Pothos is arguably one of the easiest houseplants to grow, even if you're someone who forgets to water your plants often enough. This trailing vine, native to the Solomon Islands in the South Pacific, boasts pointed, heart-shaped green leaves that are sometimes variegated with white, yellow, or pale green striations.
Pothos can be planted or tended to indoors throughout the entire year and will grow quickly, often adding between 12 and 18 inches of length a month. While pothos likes bright, indirect like, it can also thrive in areas that don't get a lot of sunlight or only have fluorescent lighting, making it an excellent option for locations such as offices and dorm rooms.
|Botanical Name||Epipremnum aureum|
|Common Name||Pothos, golden pothos, devil's vine, devil's ivy|
|Mature Size||20–40 ft. long, 3–6 ft. wide|
|Sun Exposure||Full sun, partial shade|
|Soil Type||Moist but well-drained|
|Soil pH||Neutral to acidic|
|Bloom Time||Does not flower|
|Flower Color||Does not flower|
|Hardiness Zones||10–12 (USDA)|
|Native Areas||South Pacific|
|Toxicity||Toxic to dogs and cats|
Pothos vines do not cling to trellises and supports on their own (like ivy might), but they can be trained onto supports to give the appearance of twining. As indoor plants, pothos specimens up to 30 feet long are common, though most are kept at a much shorter length. If you choose to let your pothos grow into a long vine, it can be secured on hooks along walls and over window frames. Vines left to grow on their own can get very tangled, so shake them loose every now and then to keep them from becoming a mess.
Caring for a pothos plant is very easy and they're pretty tolerant of neglect and growing environments that are not totally ideal. In addition, pothos is usually pest-free. However, they can occasionally get infested with mealybugs—insecticidal soap works against them, but the easiest method is to simply dab the insects with an alcohol-soaked cotton swab.
Watch Now: How to Easily Grow and Care for Pothos
When grown indoors, pothos prefers bright but indirect light. Variegated plants sometimes lose their leaf pattern and revert to all-green plants if they don't get enough light—moving them to brighter conditions usually restores the variegation. Suddenly paler-looking leaves mean the plant is getting too much sun.
Pothos plants thrive in ordinary, well-draining potting soil. Soil pH is also not of consequence to the plant, and it can thrive in a range of conditions, from neutral to acidic.
Pothos like to have their soil dry out completely between waterings. If left in continually damp soil, the plant's roots will rot. Black spots on the leaves (or the sudden collapse of the plant) indicate that the soil has been kept too wet. Let the plant tell you when to water—when it starts to droop, it needs a good drink. However, don’t wait until the leaves start to shrivel or you will lose some leaves. Dry, brown edges mean the plant was kept dry too long.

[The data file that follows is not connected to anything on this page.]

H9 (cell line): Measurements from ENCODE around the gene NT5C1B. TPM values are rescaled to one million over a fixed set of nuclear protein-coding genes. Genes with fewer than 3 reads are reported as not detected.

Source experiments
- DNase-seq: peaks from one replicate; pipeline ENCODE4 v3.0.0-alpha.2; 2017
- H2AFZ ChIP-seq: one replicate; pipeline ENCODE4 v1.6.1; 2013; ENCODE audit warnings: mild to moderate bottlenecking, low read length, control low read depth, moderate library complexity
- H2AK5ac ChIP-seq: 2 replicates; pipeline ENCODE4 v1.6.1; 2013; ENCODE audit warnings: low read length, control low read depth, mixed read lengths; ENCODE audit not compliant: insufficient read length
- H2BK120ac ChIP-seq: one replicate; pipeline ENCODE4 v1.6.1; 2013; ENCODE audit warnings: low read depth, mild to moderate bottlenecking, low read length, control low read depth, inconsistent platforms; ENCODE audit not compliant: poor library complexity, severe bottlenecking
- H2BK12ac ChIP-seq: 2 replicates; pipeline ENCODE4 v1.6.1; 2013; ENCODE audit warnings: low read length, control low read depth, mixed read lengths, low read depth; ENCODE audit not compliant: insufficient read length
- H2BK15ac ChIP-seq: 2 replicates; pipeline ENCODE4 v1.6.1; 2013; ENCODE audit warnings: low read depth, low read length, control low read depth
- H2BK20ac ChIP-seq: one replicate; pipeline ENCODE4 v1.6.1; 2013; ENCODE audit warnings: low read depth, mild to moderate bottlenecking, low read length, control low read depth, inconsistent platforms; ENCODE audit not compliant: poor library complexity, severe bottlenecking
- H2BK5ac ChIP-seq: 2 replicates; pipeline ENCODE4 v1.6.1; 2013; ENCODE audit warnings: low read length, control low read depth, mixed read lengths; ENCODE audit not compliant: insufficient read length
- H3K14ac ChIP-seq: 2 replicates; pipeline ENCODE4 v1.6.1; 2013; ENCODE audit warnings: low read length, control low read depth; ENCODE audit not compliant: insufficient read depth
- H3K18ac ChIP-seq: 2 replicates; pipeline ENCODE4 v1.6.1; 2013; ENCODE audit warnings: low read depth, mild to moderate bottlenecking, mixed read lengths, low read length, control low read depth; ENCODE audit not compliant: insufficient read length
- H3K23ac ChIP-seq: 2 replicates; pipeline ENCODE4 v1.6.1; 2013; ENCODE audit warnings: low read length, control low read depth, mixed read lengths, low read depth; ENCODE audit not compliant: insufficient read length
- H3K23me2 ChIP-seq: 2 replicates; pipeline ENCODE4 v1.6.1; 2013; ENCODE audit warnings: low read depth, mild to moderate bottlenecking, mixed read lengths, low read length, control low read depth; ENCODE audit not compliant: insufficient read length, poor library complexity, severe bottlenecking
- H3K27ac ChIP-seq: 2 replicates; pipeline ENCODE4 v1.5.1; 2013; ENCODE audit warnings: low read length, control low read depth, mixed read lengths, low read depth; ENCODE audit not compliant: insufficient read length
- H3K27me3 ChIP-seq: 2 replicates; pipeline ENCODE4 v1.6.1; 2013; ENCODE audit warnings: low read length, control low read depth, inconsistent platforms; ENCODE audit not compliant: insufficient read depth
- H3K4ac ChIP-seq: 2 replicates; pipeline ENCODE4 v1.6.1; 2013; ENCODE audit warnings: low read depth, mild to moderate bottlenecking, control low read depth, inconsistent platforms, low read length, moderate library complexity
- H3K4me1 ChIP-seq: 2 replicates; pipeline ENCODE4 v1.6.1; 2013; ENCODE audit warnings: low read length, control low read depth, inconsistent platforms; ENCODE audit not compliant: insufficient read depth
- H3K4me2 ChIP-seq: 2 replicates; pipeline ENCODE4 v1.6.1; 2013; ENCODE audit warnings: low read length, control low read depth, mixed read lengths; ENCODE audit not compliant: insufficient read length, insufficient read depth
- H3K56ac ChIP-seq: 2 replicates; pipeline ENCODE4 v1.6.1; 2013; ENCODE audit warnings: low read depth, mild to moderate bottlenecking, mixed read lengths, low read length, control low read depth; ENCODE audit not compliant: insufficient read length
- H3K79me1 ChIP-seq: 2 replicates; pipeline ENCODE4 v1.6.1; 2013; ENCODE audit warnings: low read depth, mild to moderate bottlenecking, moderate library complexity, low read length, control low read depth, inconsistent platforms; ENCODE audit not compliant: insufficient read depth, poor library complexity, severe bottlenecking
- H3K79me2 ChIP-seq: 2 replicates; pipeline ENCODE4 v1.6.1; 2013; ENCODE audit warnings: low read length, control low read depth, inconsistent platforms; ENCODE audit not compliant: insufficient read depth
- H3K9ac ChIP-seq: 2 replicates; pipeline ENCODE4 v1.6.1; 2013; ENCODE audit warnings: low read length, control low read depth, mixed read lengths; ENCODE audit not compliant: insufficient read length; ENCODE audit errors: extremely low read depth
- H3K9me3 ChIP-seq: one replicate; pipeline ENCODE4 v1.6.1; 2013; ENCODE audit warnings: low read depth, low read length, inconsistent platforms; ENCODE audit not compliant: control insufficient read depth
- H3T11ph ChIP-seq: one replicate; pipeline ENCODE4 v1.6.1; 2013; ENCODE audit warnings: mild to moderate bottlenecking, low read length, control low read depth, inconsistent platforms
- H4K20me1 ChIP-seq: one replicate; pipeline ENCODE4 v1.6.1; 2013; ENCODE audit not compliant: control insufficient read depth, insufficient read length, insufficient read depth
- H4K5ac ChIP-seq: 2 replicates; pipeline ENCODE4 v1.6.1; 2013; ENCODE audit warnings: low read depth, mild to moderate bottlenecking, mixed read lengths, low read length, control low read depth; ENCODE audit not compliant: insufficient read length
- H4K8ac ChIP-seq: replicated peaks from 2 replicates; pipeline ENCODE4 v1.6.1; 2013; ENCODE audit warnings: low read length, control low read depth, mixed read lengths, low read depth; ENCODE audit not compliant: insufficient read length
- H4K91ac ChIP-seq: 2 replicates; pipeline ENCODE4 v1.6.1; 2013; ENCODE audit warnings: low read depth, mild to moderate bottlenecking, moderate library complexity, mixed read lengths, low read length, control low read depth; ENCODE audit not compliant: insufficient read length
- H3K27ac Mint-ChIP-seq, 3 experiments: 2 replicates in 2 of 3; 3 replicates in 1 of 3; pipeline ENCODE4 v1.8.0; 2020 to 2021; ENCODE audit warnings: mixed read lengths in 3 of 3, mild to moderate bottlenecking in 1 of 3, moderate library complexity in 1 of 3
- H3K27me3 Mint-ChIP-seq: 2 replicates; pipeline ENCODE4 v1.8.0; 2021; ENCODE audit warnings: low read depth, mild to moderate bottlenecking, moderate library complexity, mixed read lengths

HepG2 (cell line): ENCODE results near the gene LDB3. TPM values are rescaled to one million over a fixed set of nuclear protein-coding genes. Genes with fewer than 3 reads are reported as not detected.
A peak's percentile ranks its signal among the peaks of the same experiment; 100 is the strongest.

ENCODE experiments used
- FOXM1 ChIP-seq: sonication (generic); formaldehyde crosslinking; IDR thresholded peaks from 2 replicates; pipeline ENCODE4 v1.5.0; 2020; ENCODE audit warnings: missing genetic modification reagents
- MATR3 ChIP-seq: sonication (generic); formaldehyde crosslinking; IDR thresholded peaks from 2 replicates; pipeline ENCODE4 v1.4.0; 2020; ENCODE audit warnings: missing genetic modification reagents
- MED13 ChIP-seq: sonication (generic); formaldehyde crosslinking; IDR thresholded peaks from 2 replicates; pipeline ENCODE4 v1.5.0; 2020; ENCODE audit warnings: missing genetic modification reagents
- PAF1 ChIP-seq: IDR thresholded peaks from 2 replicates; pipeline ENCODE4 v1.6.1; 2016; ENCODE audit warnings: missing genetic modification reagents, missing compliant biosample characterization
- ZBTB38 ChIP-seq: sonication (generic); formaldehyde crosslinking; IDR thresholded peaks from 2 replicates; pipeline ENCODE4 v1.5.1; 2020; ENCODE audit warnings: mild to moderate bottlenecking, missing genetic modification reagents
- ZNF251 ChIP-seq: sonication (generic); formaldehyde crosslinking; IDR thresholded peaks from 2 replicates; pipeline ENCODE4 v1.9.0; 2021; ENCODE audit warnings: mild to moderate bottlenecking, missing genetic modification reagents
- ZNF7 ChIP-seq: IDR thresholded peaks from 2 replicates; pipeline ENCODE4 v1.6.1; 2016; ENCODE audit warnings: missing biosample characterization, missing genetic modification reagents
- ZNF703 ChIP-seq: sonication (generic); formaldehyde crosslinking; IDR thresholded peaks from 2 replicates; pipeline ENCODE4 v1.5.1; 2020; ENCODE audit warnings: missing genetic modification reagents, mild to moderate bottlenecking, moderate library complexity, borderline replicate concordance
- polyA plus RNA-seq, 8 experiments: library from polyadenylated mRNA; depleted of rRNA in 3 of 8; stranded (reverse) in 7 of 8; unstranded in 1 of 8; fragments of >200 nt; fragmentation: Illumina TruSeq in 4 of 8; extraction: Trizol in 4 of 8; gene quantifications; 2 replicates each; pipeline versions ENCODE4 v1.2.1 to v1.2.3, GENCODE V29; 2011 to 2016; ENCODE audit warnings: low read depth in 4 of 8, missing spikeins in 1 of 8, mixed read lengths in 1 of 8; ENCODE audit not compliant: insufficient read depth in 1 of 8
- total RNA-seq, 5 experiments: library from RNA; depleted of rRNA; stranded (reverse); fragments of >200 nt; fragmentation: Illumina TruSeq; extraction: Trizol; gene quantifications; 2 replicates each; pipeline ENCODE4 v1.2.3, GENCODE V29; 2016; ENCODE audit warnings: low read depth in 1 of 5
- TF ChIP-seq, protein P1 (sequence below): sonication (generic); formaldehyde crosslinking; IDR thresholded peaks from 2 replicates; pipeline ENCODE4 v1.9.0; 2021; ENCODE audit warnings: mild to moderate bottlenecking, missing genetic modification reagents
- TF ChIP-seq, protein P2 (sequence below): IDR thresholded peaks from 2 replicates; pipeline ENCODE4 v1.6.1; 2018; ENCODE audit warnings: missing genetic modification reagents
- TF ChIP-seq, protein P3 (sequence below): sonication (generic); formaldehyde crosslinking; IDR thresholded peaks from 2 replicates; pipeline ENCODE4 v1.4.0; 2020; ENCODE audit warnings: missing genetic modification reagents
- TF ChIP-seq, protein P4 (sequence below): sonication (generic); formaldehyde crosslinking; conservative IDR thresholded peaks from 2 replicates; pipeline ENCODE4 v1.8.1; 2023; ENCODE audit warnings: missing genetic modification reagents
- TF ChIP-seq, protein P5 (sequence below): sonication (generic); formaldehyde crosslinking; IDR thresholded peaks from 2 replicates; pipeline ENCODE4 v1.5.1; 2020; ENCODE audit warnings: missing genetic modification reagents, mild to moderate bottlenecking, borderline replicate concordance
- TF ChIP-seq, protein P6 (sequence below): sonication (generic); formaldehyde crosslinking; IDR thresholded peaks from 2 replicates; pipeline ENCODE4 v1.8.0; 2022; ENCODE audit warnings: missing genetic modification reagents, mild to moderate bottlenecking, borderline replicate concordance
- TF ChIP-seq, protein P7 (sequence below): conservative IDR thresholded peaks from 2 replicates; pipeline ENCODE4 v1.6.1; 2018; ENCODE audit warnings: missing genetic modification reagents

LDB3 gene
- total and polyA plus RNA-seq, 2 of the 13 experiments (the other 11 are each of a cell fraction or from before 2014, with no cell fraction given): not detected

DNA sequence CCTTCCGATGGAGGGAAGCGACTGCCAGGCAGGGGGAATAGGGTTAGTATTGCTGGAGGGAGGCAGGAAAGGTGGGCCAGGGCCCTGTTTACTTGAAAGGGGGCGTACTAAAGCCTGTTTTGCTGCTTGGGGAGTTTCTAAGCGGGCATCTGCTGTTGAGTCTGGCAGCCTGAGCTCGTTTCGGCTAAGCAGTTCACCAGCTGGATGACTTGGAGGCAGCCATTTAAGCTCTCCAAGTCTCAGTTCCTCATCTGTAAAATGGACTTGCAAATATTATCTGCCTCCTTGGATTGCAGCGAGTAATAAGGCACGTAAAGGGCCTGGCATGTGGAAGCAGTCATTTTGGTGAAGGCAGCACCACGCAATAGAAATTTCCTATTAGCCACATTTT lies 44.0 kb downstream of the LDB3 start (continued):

Temperature and Humidity
Pothos should be kept in temperatures that are consistently above 50 degrees Fahrenheit, though they most appreciate a common room temperature that hovers between 65 degrees Fahrenheit and 75 degrees Fahrenheit.
Additionally, pothos plants like high humidity, so you can increase the moisture in the air around the plant by housing it in a typically-humid area of the home, such as a kitchen or bathroom. Still, the plant is very tolerant and can thrive even where there is low humidity, so there's no need to invest in a space humidifier or go to extreme measures.
Pothos plants aren’t heavy feeders, but since there are typically no nutrients in most potting soils, you can feed monthly to bi-monthly with any balanced houseplant fertilizer to increase their nutrition.
Is Pothos Toxic?
Though a beautiful indoor plant, pothos is toxic to pets like cats and dogs if ingested, so consider keeping the plants out of reach of your animals or opting for a different varietal if you have especially curious critters.
Still poisoning from pothos is rarely fatal and typically only results in mild oral irritation. The issue lies in the insoluble calcium oxalate crystals that, when they come in contact with moisture from the mouth, can cause an issue. If you notice your pet exhibiting any of the below symptoms, contact your vet immediately.
Symptoms of Poisoning
- Eye irritation
- Mouth irritation
- Tongue swelling or irritation
- Foaming at the mouth
- Trouble swallowing
- Difficulty breathing
- Pawing at face, mouth, or eyes
Many varieties of pothos have been developed with different types of leaf variegation, with white, yellow, or light green patches interrupting the predominant deep green. There are also cultivars with leaves that are solid light green. Some recommended pothos cultivars include:
- "Marble Queen": A varietal with an exceptionally attractive white-and-green variegated pattern. It will need more light than most pothos in order to maintain its unique coloring.
- "Pearls and Jade": This varietal is also white and green, but instead of striping, the colors show up in the form of small dots.
- "Neon": A bright chartreuse variety, this pothos need less light and is great for darker spaces.
- "Silver Satin": This varietal has thick gray-green leaves with silver splotches. It is very tolerant of drought and low-light conditions.
Potting and Repotting Pothos
Eventually, your pothos will become pot-bound. When the leaves droop, no matter how much or often you water them, that's a sure sign that the roots have probably filled the pot. Carefully lift the plant and check to see if this is the problem. When the plant has reached this stage, you can re-pot it in a container one or two sizes larger, filled with fresh potting soil.
Pothos is easily propagated simply by taking stem cuttings and rooting them in water or in potting soil. Once cuttings in water have sprouted new roots, move them into soil as soon as possible so they can begin getting nutrients.